Category Archives: Indian River

Steamer “Saint Lucie,” early 1900’s

Steamer "Saint Lucie" on the Indian River (passengers only), early 1900's. Courtesy, Florida Photographic Collection, State Archives, Tallahassee, Fla.

Steamer “Saint Lucie” on the Indian River (passengers only), early 1900’s. Courtesy, Florida
Photographic Collection, State Archives, Tallahassee, Fla.

Sometime in 1896 or 1897, the Steamer Saint Lucie joined the Steamers “Saint Augustine,” “Saint Sebastian,” and “The Swan” in plying the waters of the Indian River. The Indian River and Bay Biscayne Inland Navigation Company, an affiliate of the Florida canal company constructing the ICW, purchased these vessels from the bankrupt Indian River Steamboat Company. Between constant repairs and an uneven business along the unfinished waterway, it was only a matter of time before this new steamboat company would abandon the business in the early 1900’s.

Sir Sandford Fleming, chief engineer of the Canadian Pacific Railway

Sir Sandford Fleming, chief engineer of the Canadian Pacific Railway, designer of Canada's first adhesive postage stamp, and the inventor of the world-wide 24 railway time zones.  In 1892, Fleming began acquiring a substantial amount of Boston & Florida land stock, soon mq aking him the largest investor.

Sir Sandford Fleming, chief engineer of the Canadian Pacific Railway,

The Canadians are coming!  The Canadians are coming! In the late 1880s, four Canadians, including Sir Sandford Fleming’s son, Sandford H. Fleming, traveled to the State of Florida to enter into a subcontract with the Florida canal company to perform a portion of the work in the Matanzas-Halifax River Cut joining St. Augustine and today’s Ormond Beach, just above Daytona Beach.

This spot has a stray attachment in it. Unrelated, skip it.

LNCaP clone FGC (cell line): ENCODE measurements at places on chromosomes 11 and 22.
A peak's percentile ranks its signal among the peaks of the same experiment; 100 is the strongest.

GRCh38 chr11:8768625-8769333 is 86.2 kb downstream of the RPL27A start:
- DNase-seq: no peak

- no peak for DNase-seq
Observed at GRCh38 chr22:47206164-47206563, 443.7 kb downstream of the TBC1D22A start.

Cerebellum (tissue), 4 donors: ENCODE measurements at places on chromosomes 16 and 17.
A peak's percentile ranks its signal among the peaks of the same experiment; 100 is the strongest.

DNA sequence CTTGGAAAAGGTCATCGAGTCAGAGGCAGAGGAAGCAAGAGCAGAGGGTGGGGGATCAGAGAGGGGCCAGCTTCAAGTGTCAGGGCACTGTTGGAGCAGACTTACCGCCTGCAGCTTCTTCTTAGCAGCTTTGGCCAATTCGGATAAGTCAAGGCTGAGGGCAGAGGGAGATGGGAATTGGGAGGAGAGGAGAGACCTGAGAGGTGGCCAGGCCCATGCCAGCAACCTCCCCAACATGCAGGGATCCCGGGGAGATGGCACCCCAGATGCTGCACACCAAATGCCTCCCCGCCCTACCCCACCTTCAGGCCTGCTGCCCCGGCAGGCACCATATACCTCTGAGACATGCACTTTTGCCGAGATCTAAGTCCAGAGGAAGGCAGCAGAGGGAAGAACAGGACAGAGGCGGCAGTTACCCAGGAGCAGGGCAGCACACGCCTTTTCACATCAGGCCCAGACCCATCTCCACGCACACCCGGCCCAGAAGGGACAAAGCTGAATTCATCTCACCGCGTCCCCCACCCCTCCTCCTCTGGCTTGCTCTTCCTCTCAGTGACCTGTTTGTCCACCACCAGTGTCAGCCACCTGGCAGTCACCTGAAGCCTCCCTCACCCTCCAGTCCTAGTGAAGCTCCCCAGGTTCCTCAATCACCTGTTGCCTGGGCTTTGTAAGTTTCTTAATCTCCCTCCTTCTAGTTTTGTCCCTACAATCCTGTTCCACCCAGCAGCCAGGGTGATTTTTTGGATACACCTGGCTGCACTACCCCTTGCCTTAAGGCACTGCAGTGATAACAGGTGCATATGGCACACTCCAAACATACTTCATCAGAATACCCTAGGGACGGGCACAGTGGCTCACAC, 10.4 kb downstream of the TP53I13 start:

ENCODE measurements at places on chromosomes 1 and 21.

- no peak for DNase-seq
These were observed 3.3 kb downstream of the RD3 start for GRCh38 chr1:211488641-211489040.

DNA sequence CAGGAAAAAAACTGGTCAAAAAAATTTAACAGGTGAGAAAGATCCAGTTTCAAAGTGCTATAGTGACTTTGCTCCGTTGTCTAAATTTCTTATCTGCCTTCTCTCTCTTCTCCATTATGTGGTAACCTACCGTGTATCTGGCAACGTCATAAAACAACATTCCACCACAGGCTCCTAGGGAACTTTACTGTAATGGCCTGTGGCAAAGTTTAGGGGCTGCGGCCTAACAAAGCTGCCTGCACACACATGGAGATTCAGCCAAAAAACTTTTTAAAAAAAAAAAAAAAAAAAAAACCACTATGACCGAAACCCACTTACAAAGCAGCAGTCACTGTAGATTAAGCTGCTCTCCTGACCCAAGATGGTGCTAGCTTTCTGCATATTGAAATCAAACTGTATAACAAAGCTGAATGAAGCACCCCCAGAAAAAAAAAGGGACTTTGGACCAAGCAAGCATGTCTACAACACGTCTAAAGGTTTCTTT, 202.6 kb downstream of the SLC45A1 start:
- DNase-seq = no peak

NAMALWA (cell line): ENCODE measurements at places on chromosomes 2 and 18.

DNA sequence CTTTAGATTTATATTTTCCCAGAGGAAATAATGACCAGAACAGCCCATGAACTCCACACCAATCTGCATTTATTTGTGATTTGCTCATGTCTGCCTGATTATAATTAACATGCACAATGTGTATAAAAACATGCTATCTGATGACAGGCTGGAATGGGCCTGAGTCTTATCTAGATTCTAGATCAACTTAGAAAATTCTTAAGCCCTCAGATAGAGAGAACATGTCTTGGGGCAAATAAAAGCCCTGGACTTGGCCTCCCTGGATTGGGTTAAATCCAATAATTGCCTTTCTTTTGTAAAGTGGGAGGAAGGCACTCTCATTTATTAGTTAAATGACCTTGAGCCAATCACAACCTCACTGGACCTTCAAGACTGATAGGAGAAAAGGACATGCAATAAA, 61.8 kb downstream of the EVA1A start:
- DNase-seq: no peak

Sir Sandford Fleming had won world-wide acclaim as chief engineer of the Canadian Pacific Railway, the designer of Canada’s first adhesive postage stamp, and the inventor of the 24 time zones around the world known as Universal Time, making it easier for railways to create timetables for arrivals and destinations around the world.

The particulars of the early Florida work performed by the junior Fleming are to date unknown.  We do know that after a time the Canadian group failed to complete the work, owing a substantial sum in damages to the Florida canal company. The Canadians wouldn’t be in a position to repay the debt until almost thirty years had passed.

Meanwhile, several officials of the Florida canal company and a Newburyport, Mass. banker, Albert P. Sawyer, formed the Boston and Florida Atlantic Coast Land Company to buy 100,000 acres of the Florida canal company’s state land grant at a dollar an acre for $100,000.  Sawyer also created three land trusts to buy more canal company land, restoring the canal venture’s coffers to further dredging work down the Florida peninsula into the Indian River.  Soon Sir Sandford Fleming became the largest stockholder in the Boston & Florida land company after company officials made the stock exchangeable in land owned by the company.